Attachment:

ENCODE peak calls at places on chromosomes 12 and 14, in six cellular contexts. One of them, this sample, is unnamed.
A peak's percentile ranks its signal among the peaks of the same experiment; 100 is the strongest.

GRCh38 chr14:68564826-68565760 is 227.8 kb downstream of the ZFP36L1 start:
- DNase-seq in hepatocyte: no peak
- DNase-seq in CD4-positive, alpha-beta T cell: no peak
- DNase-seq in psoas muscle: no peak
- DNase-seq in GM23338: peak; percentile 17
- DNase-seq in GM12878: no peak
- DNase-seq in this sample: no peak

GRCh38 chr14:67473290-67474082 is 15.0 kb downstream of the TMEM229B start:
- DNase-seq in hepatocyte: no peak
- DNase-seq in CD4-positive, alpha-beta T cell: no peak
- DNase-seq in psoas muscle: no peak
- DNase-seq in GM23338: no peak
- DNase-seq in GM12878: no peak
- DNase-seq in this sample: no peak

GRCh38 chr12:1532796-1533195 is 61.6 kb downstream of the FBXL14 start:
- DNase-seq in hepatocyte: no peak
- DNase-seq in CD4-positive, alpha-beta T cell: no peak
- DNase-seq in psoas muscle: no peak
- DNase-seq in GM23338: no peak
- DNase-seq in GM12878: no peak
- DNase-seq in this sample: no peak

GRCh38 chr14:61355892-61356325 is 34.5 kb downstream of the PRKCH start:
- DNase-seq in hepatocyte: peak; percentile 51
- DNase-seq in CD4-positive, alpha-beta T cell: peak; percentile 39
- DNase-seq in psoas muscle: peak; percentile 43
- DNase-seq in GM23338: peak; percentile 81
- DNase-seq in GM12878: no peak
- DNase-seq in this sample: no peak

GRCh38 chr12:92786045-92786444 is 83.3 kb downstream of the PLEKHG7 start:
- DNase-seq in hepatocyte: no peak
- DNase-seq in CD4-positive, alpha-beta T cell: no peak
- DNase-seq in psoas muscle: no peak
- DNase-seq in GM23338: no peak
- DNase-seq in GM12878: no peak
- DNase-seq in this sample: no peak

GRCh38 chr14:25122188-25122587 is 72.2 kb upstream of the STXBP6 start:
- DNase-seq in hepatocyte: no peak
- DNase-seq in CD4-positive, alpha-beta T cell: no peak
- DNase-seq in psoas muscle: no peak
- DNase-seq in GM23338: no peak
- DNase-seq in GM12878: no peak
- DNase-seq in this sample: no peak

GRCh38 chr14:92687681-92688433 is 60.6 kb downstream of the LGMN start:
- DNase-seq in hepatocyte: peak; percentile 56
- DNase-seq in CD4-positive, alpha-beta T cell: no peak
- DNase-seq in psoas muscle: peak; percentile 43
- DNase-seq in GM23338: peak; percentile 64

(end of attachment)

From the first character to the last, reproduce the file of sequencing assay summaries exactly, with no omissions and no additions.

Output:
ENCODE peak calls at places on chromosomes 12 and 14, in six cellular contexts. One of them, this sample, is unnamed.
A peak's percentile ranks its signal among the peaks of the same experiment; 100 is the strongest.

GRCh38 chr14:68564826-68565760 is 227.8 kb downstream of the ZFP36L1 start:
- DNase-seq in hepatocyte: no peak
- DNase-seq in CD4-positive, alpha-beta T cell: no peak
- DNase-seq in psoas muscle: no peak
- DNase-seq in GM23338: peak; percentile 17
- DNase-seq in GM12878: no peak
- DNase-seq in this sample: no peak

GRCh38 chr14:67473290-67474082 is 15.0 kb downstream of the TMEM229B start:
- DNase-seq in hepatocyte: no peak
- DNase-seq in CD4-positive, alpha-beta T cell: no peak
- DNase-seq in psoas muscle: no peak
- DNase-seq in GM23338: no peak
- DNase-seq in GM12878: no peak
- DNase-seq in this sample: no peak

GRCh38 chr12:1532796-1533195 is 61.6 kb downstream of the FBXL14 start:
- DNase-seq in hepatocyte: no peak
- DNase-seq in CD4-positive, alpha-beta T cell: no peak
- DNase-seq in psoas muscle: no peak
- DNase-seq in GM23338: no peak
- DNase-seq in GM12878: no peak
- DNase-seq in this sample: no peak

GRCh38 chr14:61355892-61356325 is 34.5 kb downstream of the PRKCH start:
- DNase-seq in hepatocyte: peak; percentile 51
- DNase-seq in CD4-positive, alpha-beta T cell: peak; percentile 39
- DNase-seq in psoas muscle: peak; percentile 43
- DNase-seq in GM23338: peak; percentile 81
- DNase-seq in GM12878: no peak
- DNase-seq in this sample: no peak

GRCh38 chr12:92786045-92786444 is 83.3 kb downstream of the PLEKHG7 start:
- DNase-seq in hepatocyte: no peak
- DNase-seq in CD4-positive, alpha-beta T cell: no peak
- DNase-seq in psoas muscle: no peak
- DNase-seq in GM23338: no peak
- DNase-seq in GM12878: no peak
- DNase-seq in this sample: no peak

GRCh38 chr14:25122188-25122587 is 72.2 kb upstream of the STXBP6 start:
- DNase-seq in hepatocyte: no peak
- DNase-seq in CD4-positive, alpha-beta T cell: no peak
- DNase-seq in psoas muscle: no peak
- DNase-seq in GM23338: no peak
- DNase-seq in GM12878: no peak
- DNase-seq in this sample: no peak

GRCh38 chr14:92687681-92688433 is 60.6 kb downstream of the LGMN start:
- DNase-seq in hepatocyte: peak; percentile 56
- DNase-seq in CD4-positive, alpha-beta T cell: no peak
- DNase-seq in psoas muscle: peak; percentile 43
- DNase-seq in GM23338: peak; percentile 64